Purple vetch is lest resistant to grazing than common vetches. Regrowth is dependant significantly on rain or available moisture after grazing. Purple vetch is palatable for grazing and for hay/silage making.This species/variety can be grazed only after 10 nodes (>40cm high) up to flowering, not before 10 nodes or after flowering - otherwise it can cause problems or even death of livestock.
The vetch plant and hay nutritive and feeding values are very satisfactory for ruminants. Dry matter (DM), dry matter digestibility (DMD), crude protein (CP), acid detergent fibre (ADF) neutral detergent fibre (NDF) and water-soluble carbohydrate, are inferior to the plant stage. As plant matures, DMD, leafiness and CP decreases and NDF and ADF increase. Just before flowering the nutritive value of vetches is at its best.
For hay/silage use the best time to cut vetches is the flowering stage before pod set, this gives the best balance between yield and quality. Hay should not be made if there is pod set as the seed is toxic to ruminants.
In crop mixtures with cereals or rye grass, varieties of these crops have to be chosen to mature at the same time as the vetch crop. Cereal machines are recommended for cutting and bailing.
Grain yield is significantly lower than yields from common vetches. Average for 5yrs is around 700kg/ha in all production areas.
Ability to spread
Not possible to spread by animals or birds.
Hard seeds can occur as voluntary plants/weeds in subsequent cereal crops for up to 3 years. In cereal crops voluntary purple vetch can be easily controlled by many broadleaf herbicides that are regularly used for controlling broadleaf weeds in cereals.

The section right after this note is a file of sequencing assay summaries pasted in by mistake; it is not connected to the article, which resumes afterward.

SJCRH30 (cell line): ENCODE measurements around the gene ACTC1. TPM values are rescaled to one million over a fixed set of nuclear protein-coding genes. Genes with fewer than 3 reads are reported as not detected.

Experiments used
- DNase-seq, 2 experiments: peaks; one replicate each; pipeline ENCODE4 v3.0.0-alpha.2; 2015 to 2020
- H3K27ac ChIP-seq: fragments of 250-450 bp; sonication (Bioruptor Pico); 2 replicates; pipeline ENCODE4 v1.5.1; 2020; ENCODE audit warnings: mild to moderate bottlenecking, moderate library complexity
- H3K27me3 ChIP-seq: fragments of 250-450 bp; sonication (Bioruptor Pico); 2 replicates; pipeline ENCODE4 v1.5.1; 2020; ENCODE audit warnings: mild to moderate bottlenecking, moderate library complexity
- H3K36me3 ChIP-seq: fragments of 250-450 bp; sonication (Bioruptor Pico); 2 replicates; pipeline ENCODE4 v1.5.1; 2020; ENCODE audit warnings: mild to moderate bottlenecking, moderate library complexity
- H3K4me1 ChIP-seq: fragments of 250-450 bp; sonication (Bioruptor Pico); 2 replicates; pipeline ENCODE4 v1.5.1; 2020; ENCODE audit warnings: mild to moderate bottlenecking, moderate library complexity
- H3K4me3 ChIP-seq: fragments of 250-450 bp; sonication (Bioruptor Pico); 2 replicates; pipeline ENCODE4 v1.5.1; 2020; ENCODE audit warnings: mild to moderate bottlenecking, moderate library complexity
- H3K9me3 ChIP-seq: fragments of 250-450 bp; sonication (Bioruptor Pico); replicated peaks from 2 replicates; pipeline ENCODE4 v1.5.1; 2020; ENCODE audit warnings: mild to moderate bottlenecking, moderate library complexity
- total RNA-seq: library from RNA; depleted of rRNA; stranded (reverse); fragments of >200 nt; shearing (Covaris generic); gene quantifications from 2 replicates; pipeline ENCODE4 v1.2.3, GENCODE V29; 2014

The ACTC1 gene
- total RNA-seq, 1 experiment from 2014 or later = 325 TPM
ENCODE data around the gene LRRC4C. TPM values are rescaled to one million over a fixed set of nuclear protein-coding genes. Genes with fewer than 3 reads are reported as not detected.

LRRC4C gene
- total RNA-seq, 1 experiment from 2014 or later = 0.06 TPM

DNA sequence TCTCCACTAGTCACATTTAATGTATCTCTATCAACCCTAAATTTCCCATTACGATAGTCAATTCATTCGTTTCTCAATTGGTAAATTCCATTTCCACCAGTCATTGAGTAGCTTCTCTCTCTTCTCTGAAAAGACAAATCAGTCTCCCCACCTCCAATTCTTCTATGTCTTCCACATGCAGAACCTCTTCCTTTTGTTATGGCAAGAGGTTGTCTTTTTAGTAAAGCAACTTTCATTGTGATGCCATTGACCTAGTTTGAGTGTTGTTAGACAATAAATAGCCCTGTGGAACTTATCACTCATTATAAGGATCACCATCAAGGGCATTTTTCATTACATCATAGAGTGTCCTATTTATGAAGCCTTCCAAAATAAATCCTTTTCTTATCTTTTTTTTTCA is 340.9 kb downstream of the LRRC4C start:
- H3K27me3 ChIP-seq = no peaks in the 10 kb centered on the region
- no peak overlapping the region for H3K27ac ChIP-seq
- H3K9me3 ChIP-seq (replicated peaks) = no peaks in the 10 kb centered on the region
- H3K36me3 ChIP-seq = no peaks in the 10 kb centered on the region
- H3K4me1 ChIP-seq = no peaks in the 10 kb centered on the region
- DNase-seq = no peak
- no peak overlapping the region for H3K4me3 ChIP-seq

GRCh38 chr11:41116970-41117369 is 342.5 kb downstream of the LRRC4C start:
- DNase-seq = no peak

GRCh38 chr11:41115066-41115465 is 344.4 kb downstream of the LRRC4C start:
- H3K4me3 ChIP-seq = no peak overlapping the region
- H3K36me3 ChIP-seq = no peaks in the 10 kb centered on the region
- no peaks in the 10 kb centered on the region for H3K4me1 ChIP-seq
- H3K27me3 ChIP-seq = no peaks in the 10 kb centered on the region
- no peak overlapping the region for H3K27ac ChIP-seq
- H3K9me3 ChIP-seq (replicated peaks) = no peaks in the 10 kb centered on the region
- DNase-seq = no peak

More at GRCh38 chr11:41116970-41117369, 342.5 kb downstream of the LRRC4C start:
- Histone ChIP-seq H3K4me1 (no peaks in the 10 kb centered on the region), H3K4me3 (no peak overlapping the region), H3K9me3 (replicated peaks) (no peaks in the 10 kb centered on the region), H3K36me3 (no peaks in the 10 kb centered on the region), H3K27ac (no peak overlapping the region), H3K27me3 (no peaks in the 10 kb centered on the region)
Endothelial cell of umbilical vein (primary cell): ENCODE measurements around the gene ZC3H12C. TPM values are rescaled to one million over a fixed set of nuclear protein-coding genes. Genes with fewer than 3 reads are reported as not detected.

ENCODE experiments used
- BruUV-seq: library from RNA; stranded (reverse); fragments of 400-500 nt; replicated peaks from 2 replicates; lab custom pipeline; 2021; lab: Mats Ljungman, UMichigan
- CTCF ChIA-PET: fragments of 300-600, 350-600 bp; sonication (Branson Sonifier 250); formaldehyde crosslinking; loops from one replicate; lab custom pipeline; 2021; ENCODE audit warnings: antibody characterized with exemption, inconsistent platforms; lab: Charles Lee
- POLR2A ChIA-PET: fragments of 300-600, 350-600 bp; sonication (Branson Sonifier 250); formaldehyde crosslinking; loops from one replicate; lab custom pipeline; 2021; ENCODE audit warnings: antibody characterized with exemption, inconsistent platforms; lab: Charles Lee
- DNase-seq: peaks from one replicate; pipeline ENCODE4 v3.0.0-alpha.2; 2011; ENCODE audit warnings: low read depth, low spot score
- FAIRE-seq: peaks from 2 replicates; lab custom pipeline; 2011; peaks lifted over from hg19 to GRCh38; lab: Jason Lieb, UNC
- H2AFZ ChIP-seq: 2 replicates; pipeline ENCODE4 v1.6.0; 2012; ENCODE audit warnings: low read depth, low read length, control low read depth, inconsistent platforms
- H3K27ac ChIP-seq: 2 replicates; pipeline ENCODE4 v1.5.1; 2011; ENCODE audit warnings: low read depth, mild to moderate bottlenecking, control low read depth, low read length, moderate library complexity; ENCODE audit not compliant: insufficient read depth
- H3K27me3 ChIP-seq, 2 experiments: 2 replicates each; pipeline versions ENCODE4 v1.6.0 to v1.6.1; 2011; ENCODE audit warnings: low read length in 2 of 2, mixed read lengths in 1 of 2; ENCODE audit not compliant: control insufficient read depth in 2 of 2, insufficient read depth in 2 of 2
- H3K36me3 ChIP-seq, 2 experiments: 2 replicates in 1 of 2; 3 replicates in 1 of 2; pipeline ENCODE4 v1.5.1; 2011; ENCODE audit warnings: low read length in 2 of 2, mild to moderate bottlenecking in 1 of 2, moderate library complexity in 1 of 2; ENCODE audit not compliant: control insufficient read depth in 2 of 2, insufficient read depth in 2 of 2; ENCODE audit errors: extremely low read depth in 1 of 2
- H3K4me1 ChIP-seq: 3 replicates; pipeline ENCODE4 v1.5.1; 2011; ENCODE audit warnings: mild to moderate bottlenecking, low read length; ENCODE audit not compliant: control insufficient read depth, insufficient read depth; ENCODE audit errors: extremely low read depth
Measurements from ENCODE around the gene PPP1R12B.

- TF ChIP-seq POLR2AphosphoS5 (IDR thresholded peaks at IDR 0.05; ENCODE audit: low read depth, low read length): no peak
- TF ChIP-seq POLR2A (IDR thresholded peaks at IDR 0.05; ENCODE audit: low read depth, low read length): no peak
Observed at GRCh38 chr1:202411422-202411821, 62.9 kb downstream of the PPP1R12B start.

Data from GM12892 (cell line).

Ascochyta (Ascochyta blight), Chocolate spot (Botrytisspp).
Tolerant of most grass-selective herbicides, check labels. Intolerant of herbicide residues from cropping phase, particularly sulfonylurea herbicides.Susceptible to spray topping herbicides (Glyphosate, Paraquat & Diquat) as well to most broad leaf herbicides that are used in cereal crops.
Hay samples show very high animal feeding values: crude protein (16-28%), digestible (50-82%) and metabolise energy (7-11MJ). Hamilton Veterinary Institute - data of 225 samples of mixed vetch species.
Green and dry plants are palatable for all ruminants.
Excellent feed for growing and finishing livestock. Dry residues of plants after spray topping provide a useful grazing crop through the summer.Very good potential for exporting pure seeds to overseas countries for pastures, hay and green manuring. Distinct seed testa colour allows the exporting of this variety as birdseed.
Many reports have shown grain toxicity from this species has caused toxicity and even death of livestock.
|Popany||Grain yield is significantly lower than yield from common vetches. But, seeds are smaller than seeds from common vetch varieties. Grain from this variety cannot be used as a feed for any livestock; however grain can be used as a bird feed in mixtures with other recommended grains. Also, this variety can be grazed only from 10 nodes (40cm high) to podding stage. It is not recommended for grazing to occur earlier or once plants have formed pods. Popany is a late maturity variety, >125 days from seeding to podding. It is a good variety for medium and high rainfall areas for grazing, hay/silage making and green manuring. Popany has 15-25% hard seeds. This variety is resistant to rust but susceptible to ascochyta and chocolate spot. Seeds are black with white hilum.|
Information has been adapted from"Vetch Fact Sheet""2009 Vetch Sowing Guide"
Author and date
Rade Matic, SARDI (08) 8303 9377Stuart Nagel, SARDI (08) 8303 9359Gregg Kirby, SARDI (08) 8303 9359December 2008